Friday, June 5, 2009

A Moveable Feast, Part II

It only seems fitting that an updated version of A Moveable Feast has been published this Spring. The book that for so long colored and filled my perceptions of Paris with sepia toned photographs of 1920s nostalgia has been given a face lift: new stories and vignettes added to complete and to illuminate the often biased picture the original book gives of Paris, its literary community, and Hem's family themselves.

And why this all seems fitting -- as you know by now -- is that I have just completed my first stint in the same city that became Hemingway's adopted home and I have taken away my own stories and perceptions of a place so far gone from that literary ideal and still so alive in hundreds of other ways that I'd never seen or expected before as if some hazy introduction has been stitched together from nights and mornings and caf├ęs and classrooms.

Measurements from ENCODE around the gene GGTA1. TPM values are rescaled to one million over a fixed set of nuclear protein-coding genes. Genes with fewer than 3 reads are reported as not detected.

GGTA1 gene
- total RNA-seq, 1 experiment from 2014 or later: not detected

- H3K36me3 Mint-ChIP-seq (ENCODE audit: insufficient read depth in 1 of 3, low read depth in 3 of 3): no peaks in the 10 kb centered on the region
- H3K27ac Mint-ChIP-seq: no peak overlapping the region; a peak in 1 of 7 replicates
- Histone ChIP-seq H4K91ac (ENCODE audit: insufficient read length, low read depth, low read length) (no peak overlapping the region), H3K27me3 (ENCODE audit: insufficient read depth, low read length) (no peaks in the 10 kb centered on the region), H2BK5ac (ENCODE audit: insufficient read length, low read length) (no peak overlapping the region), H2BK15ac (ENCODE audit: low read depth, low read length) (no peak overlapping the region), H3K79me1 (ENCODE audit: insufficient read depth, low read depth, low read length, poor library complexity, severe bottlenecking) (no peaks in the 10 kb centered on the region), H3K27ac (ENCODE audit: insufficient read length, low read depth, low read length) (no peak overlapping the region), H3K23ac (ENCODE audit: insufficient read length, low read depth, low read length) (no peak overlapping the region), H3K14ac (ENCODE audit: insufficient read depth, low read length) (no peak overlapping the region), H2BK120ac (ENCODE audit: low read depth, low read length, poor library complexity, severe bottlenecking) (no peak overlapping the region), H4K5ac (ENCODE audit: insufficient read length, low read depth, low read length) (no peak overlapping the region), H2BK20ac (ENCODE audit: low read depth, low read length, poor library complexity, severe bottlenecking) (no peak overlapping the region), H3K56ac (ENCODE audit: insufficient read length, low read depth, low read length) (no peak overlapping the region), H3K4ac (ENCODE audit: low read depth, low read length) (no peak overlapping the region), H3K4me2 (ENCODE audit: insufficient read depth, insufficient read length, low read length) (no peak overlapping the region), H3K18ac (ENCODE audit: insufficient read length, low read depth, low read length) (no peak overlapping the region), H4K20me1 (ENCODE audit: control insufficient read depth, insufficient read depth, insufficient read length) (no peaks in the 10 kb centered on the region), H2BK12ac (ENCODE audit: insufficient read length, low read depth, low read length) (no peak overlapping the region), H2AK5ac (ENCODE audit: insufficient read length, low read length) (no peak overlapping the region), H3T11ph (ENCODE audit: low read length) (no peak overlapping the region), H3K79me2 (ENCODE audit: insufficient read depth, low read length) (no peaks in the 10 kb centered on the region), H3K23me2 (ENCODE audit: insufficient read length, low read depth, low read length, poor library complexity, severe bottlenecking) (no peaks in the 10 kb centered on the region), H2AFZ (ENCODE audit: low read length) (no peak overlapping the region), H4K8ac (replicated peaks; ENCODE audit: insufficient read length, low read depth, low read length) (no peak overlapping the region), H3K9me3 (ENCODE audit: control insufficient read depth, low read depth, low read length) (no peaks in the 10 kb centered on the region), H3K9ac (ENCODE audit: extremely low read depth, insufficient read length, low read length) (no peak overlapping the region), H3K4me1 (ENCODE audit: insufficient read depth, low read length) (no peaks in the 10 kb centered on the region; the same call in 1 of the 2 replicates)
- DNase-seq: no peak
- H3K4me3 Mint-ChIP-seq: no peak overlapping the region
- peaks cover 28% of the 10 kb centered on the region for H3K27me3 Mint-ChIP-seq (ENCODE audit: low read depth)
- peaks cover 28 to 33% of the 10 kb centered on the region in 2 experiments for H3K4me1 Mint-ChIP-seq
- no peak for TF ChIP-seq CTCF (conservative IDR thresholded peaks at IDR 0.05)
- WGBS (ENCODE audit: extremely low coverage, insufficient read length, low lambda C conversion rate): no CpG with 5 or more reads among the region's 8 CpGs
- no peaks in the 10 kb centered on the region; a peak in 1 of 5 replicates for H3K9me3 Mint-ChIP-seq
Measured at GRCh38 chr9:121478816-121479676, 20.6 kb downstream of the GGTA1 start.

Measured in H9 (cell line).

So at this time, I'd like to thank everyone who has read the blog and stayed in touch with me since January. As much as I've learned about Paris and its and corners and dives, I've learned about myself and what I want to do with the rest of my life and this blog and writing to all of you back home or wherever you may be has played a major role (if not the most important role) in this awareness. You are as much a part of this blog as I am and Paris as much a part of you as it is of me.

I'm sad to be leaving and it's a shame that now, when for the first time in several months I feel at ease here, my time is up. But as Hemingway said better than I ever will:

There is never any ending to Paris and the memory of each person who has lived in it differs from that of any other. We always returned to it no matter who we were or how it was changed or with what difficulties, or ease, it could be reached. Paris was always worth it and your received return for whatever your brought to it. But this is how Paris was in the early days when we were very poor and very happy.

So once again. Thank You.

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